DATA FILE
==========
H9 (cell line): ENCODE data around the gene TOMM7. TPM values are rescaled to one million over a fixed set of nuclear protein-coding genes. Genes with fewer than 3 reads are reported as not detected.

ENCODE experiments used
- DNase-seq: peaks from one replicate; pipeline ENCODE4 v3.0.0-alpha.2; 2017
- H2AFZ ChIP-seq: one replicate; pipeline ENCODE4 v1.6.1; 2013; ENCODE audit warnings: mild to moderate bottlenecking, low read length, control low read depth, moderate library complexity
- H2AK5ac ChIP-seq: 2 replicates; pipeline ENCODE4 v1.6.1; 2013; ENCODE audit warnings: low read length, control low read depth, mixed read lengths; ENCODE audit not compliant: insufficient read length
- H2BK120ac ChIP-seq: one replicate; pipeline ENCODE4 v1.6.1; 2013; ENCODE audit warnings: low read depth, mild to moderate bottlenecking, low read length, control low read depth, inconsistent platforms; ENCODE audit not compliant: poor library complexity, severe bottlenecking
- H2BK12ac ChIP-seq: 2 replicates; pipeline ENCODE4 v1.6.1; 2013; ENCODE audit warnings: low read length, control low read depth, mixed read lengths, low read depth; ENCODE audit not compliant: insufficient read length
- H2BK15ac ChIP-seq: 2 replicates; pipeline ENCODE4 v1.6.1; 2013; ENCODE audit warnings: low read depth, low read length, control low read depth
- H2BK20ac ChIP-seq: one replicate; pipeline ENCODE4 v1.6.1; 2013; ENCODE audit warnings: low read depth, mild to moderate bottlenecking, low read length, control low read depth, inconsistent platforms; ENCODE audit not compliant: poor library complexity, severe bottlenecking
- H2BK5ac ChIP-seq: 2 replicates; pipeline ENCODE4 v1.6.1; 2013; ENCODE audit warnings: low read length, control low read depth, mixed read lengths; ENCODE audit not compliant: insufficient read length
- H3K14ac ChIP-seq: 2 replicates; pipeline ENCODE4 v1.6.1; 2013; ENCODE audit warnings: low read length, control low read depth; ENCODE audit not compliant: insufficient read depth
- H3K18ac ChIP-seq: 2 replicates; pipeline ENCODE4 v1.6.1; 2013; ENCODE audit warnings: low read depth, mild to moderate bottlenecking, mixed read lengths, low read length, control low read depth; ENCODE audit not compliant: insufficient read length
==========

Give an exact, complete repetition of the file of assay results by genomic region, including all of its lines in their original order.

H9 (cell line): ENCODE data around the gene TOMM7. TPM values are rescaled to one million over a fixed set of nuclear protein-coding genes. Genes with fewer than 3 reads are reported as not detected.

ENCODE experiments used
- DNase-seq: peaks from one replicate; pipeline ENCODE4 v3.0.0-alpha.2; 2017
- H2AFZ ChIP-seq: one replicate; pipeline ENCODE4 v1.6.1; 2013; ENCODE audit warnings: mild to moderate bottlenecking, low read length, control low read depth, moderate library complexity
- H2AK5ac ChIP-seq: 2 replicates; pipeline ENCODE4 v1.6.1; 2013; ENCODE audit warnings: low read length, control low read depth, mixed read lengths; ENCODE audit not compliant: insufficient read length
- H2BK120ac ChIP-seq: one replicate; pipeline ENCODE4 v1.6.1; 2013; ENCODE audit warnings: low read depth, mild to moderate bottlenecking, low read length, control low read depth, inconsistent platforms; ENCODE audit not compliant: poor library complexity, severe bottlenecking
- H2BK12ac ChIP-seq: 2 replicates; pipeline ENCODE4 v1.6.1; 2013; ENCODE audit warnings: low read length, control low read depth, mixed read lengths, low read depth; ENCODE audit not compliant: insufficient read length
- H2BK15ac ChIP-seq: 2 replicates; pipeline ENCODE4 v1.6.1; 2013; ENCODE audit warnings: low read depth, low read length, control low read depth
- H2BK20ac ChIP-seq: one replicate; pipeline ENCODE4 v1.6.1; 2013; ENCODE audit warnings: low read depth, mild to moderate bottlenecking, low read length, control low read depth, inconsistent platforms; ENCODE audit not compliant: poor library complexity, severe bottlenecking
- H2BK5ac ChIP-seq: 2 replicates; pipeline ENCODE4 v1.6.1; 2013; ENCODE audit warnings: low read length, control low read depth, mixed read lengths; ENCODE audit not compliant: insufficient read length
- H3K14ac ChIP-seq: 2 replicates; pipeline ENCODE4 v1.6.1; 2013; ENCODE audit warnings: low read length, control low read depth; ENCODE audit not compliant: insufficient read depth
- H3K18ac ChIP-seq: 2 replicates; pipeline ENCODE4 v1.6.1; 2013; ENCODE audit warnings: low read depth, mild to moderate bottlenecking, mixed read lengths, low read length, control low read depth; ENCODE audit not compliant: insufficient read length